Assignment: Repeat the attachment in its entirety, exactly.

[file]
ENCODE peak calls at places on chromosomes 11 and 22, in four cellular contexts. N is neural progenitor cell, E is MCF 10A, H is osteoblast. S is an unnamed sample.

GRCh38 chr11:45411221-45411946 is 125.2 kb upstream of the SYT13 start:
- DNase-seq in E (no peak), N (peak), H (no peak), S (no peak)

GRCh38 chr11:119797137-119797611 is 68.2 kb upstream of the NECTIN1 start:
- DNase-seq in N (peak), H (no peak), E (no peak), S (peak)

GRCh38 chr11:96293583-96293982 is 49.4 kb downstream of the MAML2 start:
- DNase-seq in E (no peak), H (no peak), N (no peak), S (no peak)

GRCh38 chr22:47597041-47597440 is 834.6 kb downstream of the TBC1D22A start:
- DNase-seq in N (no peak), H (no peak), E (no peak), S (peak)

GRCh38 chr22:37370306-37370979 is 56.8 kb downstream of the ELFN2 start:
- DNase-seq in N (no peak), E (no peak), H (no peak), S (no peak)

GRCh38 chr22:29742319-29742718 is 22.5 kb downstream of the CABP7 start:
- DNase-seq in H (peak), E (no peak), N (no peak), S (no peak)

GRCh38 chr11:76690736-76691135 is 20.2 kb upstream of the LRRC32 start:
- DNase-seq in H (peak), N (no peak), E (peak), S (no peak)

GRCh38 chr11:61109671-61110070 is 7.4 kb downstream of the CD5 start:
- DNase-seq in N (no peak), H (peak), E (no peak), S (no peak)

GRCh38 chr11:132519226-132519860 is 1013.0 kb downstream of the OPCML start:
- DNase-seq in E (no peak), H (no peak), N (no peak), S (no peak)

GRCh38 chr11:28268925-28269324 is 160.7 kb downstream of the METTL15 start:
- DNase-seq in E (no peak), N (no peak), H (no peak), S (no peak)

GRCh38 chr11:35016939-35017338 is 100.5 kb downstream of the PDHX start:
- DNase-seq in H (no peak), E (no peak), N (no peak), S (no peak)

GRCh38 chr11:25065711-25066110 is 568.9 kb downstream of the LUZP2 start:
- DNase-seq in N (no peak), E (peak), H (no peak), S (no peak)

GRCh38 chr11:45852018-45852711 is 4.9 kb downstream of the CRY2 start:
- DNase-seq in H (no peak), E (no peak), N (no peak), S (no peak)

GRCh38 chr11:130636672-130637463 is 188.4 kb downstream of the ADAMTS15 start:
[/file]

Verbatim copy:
ENCODE peak calls at places on chromosomes 11 and 22, in four cellular contexts. N is neural progenitor cell, E is MCF 10A, H is osteoblast. S is an unnamed sample.

GRCh38 chr11:45411221-45411946 is 125.2 kb upstream of the SYT13 start:
- DNase-seq in E (no peak), N (peak), H (no peak), S (no peak)

GRCh38 chr11:119797137-119797611 is 68.2 kb upstream of the NECTIN1 start:
- DNase-seq in N (peak), H (no peak), E (no peak), S (peak)

GRCh38 chr11:96293583-96293982 is 49.4 kb downstream of the MAML2 start:
- DNase-seq in E (no peak), H (no peak), N (no peak), S (no peak)

GRCh38 chr22:47597041-47597440 is 834.6 kb downstream of the TBC1D22A start:
- DNase-seq in N (no peak), H (no peak), E (no peak), S (peak)

GRCh38 chr22:37370306-37370979 is 56.8 kb downstream of the ELFN2 start:
- DNase-seq in N (no peak), E (no peak), H (no peak), S (no peak)

GRCh38 chr22:29742319-29742718 is 22.5 kb downstream of the CABP7 start:
- DNase-seq in H (peak), E (no peak), N (no peak), S (no peak)

GRCh38 chr11:76690736-76691135 is 20.2 kb upstream of the LRRC32 start:
- DNase-seq in H (peak), N (no peak), E (peak), S (no peak)

GRCh38 chr11:61109671-61110070 is 7.4 kb downstream of the CD5 start:
- DNase-seq in N (no peak), H (peak), E (no peak), S (no peak)

GRCh38 chr11:132519226-132519860 is 1013.0 kb downstream of the OPCML start:
- DNase-seq in E (no peak), H (no peak), N (no peak), S (no peak)

GRCh38 chr11:28268925-28269324 is 160.7 kb downstream of the METTL15 start:
- DNase-seq in E (no peak), N (no peak), H (no peak), S (no peak)

GRCh38 chr11:35016939-35017338 is 100.5 kb downstream of the PDHX start:
- DNase-seq in H (no peak), E (no peak), N (no peak), S (no peak)

GRCh38 chr11:25065711-25066110 is 568.9 kb downstream of the LUZP2 start:
- DNase-seq in N (no peak), E (peak), H (no peak), S (no peak)

GRCh38 chr11:45852018-45852711 is 4.9 kb downstream of the CRY2 start:
- DNase-seq in H (no peak), E (no peak), N (no peak), S (no peak)

GRCh38 chr11:130636672-130637463 is 188.4 kb downstream of the ADAMTS15 start: